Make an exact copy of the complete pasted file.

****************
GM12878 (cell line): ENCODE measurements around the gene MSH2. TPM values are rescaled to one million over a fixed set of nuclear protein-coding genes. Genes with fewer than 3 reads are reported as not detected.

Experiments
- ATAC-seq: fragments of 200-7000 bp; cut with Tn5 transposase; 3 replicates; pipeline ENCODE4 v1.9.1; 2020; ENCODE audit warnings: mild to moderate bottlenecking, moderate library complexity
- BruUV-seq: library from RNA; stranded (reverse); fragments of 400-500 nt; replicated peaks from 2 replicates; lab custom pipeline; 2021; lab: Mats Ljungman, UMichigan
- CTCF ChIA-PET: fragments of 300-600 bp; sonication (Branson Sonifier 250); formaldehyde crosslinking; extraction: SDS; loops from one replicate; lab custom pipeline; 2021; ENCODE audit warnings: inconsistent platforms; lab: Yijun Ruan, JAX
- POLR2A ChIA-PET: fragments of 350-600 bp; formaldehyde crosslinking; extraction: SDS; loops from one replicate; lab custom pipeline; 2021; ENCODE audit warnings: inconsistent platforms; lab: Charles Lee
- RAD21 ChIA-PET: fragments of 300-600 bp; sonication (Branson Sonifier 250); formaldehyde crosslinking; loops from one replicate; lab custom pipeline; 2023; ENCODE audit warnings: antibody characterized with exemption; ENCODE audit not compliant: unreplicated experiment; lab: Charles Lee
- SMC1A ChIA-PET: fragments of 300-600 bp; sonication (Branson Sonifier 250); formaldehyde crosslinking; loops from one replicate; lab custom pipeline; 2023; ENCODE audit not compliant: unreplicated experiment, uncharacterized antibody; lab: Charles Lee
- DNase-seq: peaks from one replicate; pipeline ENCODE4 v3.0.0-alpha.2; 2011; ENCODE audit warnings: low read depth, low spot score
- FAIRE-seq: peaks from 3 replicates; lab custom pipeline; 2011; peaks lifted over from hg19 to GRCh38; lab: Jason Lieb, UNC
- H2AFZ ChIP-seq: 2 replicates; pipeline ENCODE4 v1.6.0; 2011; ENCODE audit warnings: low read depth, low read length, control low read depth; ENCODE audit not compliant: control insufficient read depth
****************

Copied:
GM12878 (cell line): ENCODE measurements around the gene MSH2. TPM values are rescaled to one million over a fixed set of nuclear protein-coding genes. Genes with fewer than 3 reads are reported as not detected.

Experiments
- ATAC-seq: fragments of 200-7000 bp; cut with Tn5 transposase; 3 replicates; pipeline ENCODE4 v1.9.1; 2020; ENCODE audit warnings: mild to moderate bottlenecking, moderate library complexity
- BruUV-seq: library from RNA; stranded (reverse); fragments of 400-500 nt; replicated peaks from 2 replicates; lab custom pipeline; 2021; lab: Mats Ljungman, UMichigan
- CTCF ChIA-PET: fragments of 300-600 bp; sonication (Branson Sonifier 250); formaldehyde crosslinking; extraction: SDS; loops from one replicate; lab custom pipeline; 2021; ENCODE audit warnings: inconsistent platforms; lab: Yijun Ruan, JAX
- POLR2A ChIA-PET: fragments of 350-600 bp; formaldehyde crosslinking; extraction: SDS; loops from one replicate; lab custom pipeline; 2021; ENCODE audit warnings: inconsistent platforms; lab: Charles Lee
- RAD21 ChIA-PET: fragments of 300-600 bp; sonication (Branson Sonifier 250); formaldehyde crosslinking; loops from one replicate; lab custom pipeline; 2023; ENCODE audit warnings: antibody characterized with exemption; ENCODE audit not compliant: unreplicated experiment; lab: Charles Lee
- SMC1A ChIA-PET: fragments of 300-600 bp; sonication (Branson Sonifier 250); formaldehyde crosslinking; loops from one replicate; lab custom pipeline; 2023; ENCODE audit not compliant: unreplicated experiment, uncharacterized antibody; lab: Charles Lee
- DNase-seq: peaks from one replicate; pipeline ENCODE4 v3.0.0-alpha.2; 2011; ENCODE audit warnings: low read depth, low spot score
- FAIRE-seq: peaks from 3 replicates; lab custom pipeline; 2011; peaks lifted over from hg19 to GRCh38; lab: Jason Lieb, UNC
- H2AFZ ChIP-seq: 2 replicates; pipeline ENCODE4 v1.6.0; 2011; ENCODE audit warnings: low read depth, low read length, control low read depth; ENCODE audit not compliant: control insufficient read depth